5. When Rania (the central character in the story and from near Minya) was twelve, her mother remarried, and Rania had to leave home because, by law, divorced women lose custody of their children if they marry again. Rania shuttled between the homes of several uncles; during her middle-school years, they didn’t allow her to attend school and made her work in their construction-materials warehouse. “They wanted to crush me,” Rania said.
6. Between 2004 and 2006, I (the journalist) spent time reporting among young women in Chinese factories. The operating procedure there is straightforward: bosses instruct and workers obey. The work at Delta, however, depended on a web of personal exchanges. Supervisors engaged in negotiations or called in favors to get tasks done; workers complied out of loyalty or refused from spite. The fainting spells, the shouting matches, the crying, the outpourings of emotion—these were the traditional tools that women used in domestic settings where they had little power, imported into a modern factory. Rania often said that the key to motivating workers was to win their love.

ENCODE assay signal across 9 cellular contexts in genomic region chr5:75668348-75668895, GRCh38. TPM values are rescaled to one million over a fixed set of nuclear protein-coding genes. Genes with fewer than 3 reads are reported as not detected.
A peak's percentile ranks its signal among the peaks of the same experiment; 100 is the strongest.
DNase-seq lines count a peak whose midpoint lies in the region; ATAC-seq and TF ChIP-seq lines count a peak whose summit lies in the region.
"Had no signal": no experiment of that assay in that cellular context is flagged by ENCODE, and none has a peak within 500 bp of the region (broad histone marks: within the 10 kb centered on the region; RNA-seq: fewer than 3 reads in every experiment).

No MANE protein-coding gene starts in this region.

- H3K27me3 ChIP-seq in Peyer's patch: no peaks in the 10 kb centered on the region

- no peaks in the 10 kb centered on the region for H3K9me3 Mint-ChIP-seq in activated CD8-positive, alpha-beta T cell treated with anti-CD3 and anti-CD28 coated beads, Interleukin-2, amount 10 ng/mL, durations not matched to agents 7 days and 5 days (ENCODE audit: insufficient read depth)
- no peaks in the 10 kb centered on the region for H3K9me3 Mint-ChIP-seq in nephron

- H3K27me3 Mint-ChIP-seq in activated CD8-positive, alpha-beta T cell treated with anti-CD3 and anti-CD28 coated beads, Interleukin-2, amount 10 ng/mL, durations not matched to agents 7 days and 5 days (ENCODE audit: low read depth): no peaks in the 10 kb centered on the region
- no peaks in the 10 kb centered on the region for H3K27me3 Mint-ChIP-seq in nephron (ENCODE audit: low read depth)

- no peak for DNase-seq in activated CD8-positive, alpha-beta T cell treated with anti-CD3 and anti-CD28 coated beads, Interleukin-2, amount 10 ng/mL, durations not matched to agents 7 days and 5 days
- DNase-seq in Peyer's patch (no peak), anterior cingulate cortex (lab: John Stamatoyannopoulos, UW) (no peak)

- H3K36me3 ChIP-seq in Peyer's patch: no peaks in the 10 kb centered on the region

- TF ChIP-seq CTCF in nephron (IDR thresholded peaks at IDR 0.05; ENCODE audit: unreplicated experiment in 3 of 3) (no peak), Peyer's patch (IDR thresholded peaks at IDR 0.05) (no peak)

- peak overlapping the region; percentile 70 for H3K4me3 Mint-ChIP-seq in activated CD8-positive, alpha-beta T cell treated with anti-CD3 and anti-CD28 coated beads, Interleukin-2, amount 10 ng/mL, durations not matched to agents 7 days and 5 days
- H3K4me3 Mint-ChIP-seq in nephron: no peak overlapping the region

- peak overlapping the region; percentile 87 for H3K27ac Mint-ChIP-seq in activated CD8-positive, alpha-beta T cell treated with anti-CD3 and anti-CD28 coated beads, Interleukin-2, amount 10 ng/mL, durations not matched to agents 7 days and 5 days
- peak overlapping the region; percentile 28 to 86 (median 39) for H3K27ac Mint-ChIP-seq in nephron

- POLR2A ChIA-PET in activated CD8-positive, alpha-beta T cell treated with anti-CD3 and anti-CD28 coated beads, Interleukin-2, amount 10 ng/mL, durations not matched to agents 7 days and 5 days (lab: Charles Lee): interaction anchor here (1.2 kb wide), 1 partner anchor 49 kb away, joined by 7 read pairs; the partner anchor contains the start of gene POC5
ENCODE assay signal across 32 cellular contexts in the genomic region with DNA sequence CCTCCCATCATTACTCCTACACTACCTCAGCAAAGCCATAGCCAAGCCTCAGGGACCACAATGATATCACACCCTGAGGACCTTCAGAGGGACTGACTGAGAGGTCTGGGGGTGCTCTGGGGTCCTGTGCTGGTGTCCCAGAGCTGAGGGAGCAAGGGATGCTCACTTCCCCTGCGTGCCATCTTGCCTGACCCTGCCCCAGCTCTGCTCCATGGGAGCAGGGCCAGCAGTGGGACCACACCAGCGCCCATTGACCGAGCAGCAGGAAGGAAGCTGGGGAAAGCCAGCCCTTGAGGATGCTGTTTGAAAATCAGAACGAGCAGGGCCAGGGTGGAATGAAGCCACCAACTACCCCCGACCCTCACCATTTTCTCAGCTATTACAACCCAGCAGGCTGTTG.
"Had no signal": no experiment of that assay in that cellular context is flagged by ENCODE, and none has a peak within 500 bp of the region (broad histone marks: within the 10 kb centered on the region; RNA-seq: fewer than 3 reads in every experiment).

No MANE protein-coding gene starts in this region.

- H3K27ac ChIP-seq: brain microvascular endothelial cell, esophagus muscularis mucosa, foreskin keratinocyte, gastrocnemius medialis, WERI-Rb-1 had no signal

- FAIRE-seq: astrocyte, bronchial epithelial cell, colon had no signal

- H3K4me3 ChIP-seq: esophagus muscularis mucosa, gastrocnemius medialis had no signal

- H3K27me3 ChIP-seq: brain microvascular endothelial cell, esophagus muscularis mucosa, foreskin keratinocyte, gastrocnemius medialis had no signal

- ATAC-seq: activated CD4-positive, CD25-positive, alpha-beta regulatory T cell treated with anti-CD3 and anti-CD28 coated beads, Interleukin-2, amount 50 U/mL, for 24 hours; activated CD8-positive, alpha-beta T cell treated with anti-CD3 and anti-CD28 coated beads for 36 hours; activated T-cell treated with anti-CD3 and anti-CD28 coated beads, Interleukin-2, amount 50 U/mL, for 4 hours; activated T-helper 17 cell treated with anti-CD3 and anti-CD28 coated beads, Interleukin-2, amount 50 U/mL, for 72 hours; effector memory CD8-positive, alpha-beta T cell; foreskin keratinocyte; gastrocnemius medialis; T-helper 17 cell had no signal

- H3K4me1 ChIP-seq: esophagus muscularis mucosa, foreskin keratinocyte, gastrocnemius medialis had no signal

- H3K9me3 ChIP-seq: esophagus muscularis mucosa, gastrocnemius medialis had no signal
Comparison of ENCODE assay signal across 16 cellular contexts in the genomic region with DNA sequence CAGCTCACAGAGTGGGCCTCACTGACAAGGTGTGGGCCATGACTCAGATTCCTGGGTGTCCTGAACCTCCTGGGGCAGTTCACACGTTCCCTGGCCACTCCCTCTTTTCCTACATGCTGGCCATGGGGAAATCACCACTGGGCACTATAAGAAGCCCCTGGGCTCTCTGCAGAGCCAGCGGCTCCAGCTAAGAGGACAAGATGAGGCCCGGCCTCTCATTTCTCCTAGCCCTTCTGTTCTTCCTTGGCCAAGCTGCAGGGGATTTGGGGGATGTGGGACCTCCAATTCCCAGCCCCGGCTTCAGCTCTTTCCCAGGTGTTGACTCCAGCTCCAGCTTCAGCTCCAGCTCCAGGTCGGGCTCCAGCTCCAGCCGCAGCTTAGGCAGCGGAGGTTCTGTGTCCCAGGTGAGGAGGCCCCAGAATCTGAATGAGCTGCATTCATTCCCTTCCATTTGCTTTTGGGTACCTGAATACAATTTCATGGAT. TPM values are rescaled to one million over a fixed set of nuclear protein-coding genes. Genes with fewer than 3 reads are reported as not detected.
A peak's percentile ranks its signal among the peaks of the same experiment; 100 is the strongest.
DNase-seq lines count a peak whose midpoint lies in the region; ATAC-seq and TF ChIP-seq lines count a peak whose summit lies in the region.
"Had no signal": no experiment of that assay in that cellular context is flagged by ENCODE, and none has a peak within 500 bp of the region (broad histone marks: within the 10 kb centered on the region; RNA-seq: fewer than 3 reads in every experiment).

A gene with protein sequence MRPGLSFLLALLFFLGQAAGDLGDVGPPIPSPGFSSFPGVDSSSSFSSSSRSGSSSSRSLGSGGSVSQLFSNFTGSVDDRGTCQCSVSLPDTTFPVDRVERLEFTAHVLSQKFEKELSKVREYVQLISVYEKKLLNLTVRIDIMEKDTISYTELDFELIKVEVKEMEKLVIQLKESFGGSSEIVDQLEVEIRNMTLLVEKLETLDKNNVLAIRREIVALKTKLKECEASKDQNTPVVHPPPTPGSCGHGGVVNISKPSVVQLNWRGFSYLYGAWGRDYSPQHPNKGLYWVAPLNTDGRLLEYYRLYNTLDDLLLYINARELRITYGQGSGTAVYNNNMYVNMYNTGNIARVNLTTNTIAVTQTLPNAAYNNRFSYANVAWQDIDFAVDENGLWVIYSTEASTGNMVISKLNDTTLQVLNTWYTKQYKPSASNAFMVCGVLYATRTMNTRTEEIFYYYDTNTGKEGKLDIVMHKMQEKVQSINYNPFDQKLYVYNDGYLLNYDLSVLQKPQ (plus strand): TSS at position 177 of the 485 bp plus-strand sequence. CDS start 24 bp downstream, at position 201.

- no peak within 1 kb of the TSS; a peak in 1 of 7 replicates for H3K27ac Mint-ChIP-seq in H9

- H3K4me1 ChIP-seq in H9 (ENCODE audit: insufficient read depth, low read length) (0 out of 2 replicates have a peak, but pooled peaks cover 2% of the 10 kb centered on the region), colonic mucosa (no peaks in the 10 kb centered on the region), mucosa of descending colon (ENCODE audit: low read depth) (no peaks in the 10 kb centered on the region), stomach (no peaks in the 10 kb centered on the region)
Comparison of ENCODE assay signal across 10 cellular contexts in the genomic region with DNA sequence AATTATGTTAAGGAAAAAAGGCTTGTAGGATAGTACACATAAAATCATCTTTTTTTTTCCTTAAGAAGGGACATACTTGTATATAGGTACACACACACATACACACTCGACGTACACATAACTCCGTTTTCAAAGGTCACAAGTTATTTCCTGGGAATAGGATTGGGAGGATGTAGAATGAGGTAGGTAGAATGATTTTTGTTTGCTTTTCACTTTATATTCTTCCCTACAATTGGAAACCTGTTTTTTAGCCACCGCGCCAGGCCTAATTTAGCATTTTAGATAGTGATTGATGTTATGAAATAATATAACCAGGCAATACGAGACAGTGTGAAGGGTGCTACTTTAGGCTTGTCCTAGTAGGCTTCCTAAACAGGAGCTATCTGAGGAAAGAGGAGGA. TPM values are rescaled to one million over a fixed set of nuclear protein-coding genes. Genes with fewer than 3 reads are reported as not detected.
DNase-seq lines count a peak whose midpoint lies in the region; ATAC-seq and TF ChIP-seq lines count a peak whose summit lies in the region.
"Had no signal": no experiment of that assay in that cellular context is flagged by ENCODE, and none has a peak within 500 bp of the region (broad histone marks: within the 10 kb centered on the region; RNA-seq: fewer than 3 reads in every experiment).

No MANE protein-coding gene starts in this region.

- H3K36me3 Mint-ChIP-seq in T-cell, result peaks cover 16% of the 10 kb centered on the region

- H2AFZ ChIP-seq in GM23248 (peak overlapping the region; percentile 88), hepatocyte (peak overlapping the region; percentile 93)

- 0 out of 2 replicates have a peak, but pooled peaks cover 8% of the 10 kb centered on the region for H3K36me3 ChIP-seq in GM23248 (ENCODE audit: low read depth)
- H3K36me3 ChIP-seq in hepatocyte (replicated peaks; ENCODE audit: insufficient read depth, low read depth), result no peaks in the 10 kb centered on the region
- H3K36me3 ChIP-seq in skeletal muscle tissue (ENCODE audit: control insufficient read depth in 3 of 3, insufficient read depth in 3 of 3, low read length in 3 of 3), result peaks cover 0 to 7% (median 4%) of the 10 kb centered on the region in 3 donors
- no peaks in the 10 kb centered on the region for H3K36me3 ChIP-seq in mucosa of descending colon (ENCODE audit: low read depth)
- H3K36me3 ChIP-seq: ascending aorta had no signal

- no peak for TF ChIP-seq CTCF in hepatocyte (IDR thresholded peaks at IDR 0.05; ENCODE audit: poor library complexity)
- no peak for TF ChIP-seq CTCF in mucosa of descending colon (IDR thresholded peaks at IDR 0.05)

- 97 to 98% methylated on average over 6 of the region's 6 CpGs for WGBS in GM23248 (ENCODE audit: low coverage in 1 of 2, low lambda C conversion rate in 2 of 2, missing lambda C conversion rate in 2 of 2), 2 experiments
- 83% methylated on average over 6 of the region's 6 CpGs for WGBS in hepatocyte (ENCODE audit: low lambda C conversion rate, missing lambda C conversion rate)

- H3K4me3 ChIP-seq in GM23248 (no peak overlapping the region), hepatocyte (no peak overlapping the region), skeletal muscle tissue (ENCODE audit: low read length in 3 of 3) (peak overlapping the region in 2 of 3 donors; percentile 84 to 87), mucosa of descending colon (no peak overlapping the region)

7. Her (Rania’s) assembly line for clothing worked two hours past closing time that evening—another negotiation, since supervisors could not order anyone to work overtime.
8. In the ancient world, Egypt was famous for the freedom of its women. The Greek historian Herodotus wrote, “Not only is the Egyptian climate peculiar to that country and the Nile different in behavior from other rivers, but the Egyptians themselves . . . exactly reverse the common practices of mankind. For example the women attend the markets and trade, while the men sit at home and weave.”